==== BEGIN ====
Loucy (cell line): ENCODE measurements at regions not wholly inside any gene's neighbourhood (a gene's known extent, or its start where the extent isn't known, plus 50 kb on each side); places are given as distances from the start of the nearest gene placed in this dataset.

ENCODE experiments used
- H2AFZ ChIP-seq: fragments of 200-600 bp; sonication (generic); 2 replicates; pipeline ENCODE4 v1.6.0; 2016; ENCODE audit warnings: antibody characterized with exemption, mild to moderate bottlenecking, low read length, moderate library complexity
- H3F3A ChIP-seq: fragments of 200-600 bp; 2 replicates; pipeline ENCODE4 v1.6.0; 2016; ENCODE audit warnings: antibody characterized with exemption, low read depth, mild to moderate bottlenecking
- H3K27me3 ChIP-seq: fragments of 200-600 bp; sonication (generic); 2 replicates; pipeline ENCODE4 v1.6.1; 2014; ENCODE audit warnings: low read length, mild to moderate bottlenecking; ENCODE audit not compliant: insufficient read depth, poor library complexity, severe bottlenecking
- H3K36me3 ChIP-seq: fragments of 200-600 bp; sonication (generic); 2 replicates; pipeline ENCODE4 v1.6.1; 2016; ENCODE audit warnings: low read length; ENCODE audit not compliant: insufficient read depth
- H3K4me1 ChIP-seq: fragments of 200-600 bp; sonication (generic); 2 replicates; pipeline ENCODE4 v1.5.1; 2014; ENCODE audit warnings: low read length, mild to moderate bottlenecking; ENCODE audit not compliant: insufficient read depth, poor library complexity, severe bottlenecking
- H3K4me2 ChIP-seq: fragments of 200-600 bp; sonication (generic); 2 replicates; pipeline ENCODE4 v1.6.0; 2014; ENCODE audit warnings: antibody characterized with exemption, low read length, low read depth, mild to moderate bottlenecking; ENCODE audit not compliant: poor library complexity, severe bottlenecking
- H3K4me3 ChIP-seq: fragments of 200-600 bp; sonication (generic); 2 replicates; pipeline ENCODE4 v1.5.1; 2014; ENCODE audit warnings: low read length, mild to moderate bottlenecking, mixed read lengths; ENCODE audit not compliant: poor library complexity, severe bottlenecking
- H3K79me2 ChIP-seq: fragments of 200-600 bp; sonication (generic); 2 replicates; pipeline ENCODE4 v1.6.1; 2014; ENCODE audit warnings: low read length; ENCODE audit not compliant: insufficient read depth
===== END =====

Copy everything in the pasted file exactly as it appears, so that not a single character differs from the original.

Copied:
Loucy (cell line): ENCODE measurements at regions not wholly inside any gene's neighbourhood (a gene's known extent, or its start where the extent isn't known, plus 50 kb on each side); places are given as distances from the start of the nearest gene placed in this dataset.

ENCODE experiments used
- H2AFZ ChIP-seq: fragments of 200-600 bp; sonication (generic); 2 replicates; pipeline ENCODE4 v1.6.0; 2016; ENCODE audit warnings: antibody characterized with exemption, mild to moderate bottlenecking, low read length, moderate library complexity
- H3F3A ChIP-seq: fragments of 200-600 bp; 2 replicates; pipeline ENCODE4 v1.6.0; 2016; ENCODE audit warnings: antibody characterized with exemption, low read depth, mild to moderate bottlenecking
- H3K27me3 ChIP-seq: fragments of 200-600 bp; sonication (generic); 2 replicates; pipeline ENCODE4 v1.6.1; 2014; ENCODE audit warnings: low read length, mild to moderate bottlenecking; ENCODE audit not compliant: insufficient read depth, poor library complexity, severe bottlenecking
- H3K36me3 ChIP-seq: fragments of 200-600 bp; sonication (generic); 2 replicates; pipeline ENCODE4 v1.6.1; 2016; ENCODE audit warnings: low read length; ENCODE audit not compliant: insufficient read depth
- H3K4me1 ChIP-seq: fragments of 200-600 bp; sonication (generic); 2 replicates; pipeline ENCODE4 v1.5.1; 2014; ENCODE audit warnings: low read length, mild to moderate bottlenecking; ENCODE audit not compliant: insufficient read depth, poor library complexity, severe bottlenecking
- H3K4me2 ChIP-seq: fragments of 200-600 bp; sonication (generic); 2 replicates; pipeline ENCODE4 v1.6.0; 2014; ENCODE audit warnings: antibody characterized with exemption, low read length, low read depth, mild to moderate bottlenecking; ENCODE audit not compliant: poor library complexity, severe bottlenecking
- H3K4me3 ChIP-seq: fragments of 200-600 bp; sonication (generic); 2 replicates; pipeline ENCODE4 v1.5.1; 2014; ENCODE audit warnings: low read length, mild to moderate bottlenecking, mixed read lengths; ENCODE audit not compliant: poor library complexity, severe bottlenecking
- H3K79me2 ChIP-seq: fragments of 200-600 bp; sonication (generic); 2 replicates; pipeline ENCODE4 v1.6.1; 2014; ENCODE audit warnings: low read length; ENCODE audit not compliant: insufficient read depth